Survivalist Multi-Tool — Tomahawk

Survivalist Multi-Tool — Tomahawk

The Tomahawk is a survival tool that has been around for centuries, but has become more and more popular in recent years. Tomahawks are available in both classic models and more modern variations. Though many may not realize this, the tomahawk is a tool that has been taking up the name multi-tool long before Leatherman came around.

Also known as a “hawk,” the tomahawk originates from the Algonquin tribe word tamahaac, which means “tool for cutting.” Before Europeans brought the gift of metal heads for these tools, Native Americans used an ovular triangle-shaped rock, which was tied to a wooden handle using a number of cordages such as rawhide strips or sinew.

Older designs allowed the head of a tomahawk to be removed and used as a scraper or cutting blade, although the modern renderings of the hawk do not have this ability. On older designs the head had an oval-shaped opening that tapered toward the bottom of the head, with a wider opening at the top than the bottom.

The oval shape stops the handle from rotating during use, and the tapered opening allows the head to wedge against the wider end of the handle. This feature also allows the user to simply tap the top of the tomahawk on a hard surface to tighten the head on the handle.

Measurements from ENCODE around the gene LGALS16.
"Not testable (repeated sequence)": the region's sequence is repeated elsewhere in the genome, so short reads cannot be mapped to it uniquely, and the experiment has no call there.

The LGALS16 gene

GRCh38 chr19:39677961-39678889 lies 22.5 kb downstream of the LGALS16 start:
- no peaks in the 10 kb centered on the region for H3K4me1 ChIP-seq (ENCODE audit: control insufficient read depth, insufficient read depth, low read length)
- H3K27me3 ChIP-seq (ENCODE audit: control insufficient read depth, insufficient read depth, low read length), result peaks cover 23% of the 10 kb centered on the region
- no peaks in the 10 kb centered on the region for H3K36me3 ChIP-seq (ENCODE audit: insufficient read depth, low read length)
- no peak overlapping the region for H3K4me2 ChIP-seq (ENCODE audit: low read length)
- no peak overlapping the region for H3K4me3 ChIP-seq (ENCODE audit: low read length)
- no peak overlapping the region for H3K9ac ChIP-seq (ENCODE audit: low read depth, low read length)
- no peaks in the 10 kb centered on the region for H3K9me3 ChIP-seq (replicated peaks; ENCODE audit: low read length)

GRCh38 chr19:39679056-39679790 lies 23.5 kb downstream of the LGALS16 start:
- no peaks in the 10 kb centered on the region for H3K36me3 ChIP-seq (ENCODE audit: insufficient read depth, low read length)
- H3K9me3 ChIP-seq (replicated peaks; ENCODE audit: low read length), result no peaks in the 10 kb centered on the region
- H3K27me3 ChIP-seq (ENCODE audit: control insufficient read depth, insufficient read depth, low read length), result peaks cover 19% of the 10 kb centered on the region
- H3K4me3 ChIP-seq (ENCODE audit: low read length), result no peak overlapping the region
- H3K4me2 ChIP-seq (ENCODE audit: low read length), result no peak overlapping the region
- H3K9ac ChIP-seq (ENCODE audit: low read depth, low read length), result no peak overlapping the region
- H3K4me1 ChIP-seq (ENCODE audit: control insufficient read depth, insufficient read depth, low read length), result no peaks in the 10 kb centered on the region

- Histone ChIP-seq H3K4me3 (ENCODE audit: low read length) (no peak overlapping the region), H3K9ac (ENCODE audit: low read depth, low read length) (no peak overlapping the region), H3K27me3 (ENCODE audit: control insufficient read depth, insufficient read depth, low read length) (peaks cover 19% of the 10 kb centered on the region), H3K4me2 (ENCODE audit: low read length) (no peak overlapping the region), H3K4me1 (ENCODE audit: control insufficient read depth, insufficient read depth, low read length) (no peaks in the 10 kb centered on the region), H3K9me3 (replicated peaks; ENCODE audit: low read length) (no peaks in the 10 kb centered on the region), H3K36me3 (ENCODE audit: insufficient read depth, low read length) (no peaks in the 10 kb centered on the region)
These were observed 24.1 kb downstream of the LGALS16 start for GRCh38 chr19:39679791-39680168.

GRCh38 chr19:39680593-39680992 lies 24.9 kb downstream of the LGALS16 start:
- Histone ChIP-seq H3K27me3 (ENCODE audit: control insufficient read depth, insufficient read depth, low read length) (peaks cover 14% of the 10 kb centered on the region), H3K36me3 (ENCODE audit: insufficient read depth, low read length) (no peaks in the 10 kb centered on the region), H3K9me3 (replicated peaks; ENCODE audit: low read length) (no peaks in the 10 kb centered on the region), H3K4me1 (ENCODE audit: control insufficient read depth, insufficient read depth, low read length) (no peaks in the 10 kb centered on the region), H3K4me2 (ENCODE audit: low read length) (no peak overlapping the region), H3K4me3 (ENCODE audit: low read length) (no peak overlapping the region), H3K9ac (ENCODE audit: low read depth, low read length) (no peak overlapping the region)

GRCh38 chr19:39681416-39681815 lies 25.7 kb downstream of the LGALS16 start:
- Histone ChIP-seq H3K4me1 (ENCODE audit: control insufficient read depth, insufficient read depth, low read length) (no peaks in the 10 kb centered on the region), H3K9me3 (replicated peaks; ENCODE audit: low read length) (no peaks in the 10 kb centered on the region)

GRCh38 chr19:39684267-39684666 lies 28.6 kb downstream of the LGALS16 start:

Uses For a Tomahawk

Tomahawks are extremely useful tools thanks to their design: a cutting edge on one side and a hammer or spike on the other. The lightweight tomahawk can easily chop down small trees to create both shelter and fire. The hammer side can be used to hammer poles into the ground.

The tomahawk has proven its worth for hunting as well, making quick work of any limbs or joints — and thanks to the design of the metal head, it can be removed to help skin the animal, process that skin and butcher the meat.

What Makes a Tomahawk Stand Out?

While the head may still be made of metal, the tomahawk is typically lighter than a full-sized axe. An axe’s head is held on by wedges driven into the top of the handle, whereas a tomahawks head is held on by friction, which also allows it to be removed. The axe also has a longer handle in most cases, but the tomahawk can still do the job of the axe and the hawk’s closest relative, the hatchet.

The tomahawk has proven itself in battle and in pioneering through centuries. The tool seems to only be gaining popularity and is a great choice for any outdoorsman or prepper. The tomahawk may very well be the world’s first effective multi-tool.

A tomahawk can also be improvised relatively easily. Check out these survival tools that you can easily improvise as well.

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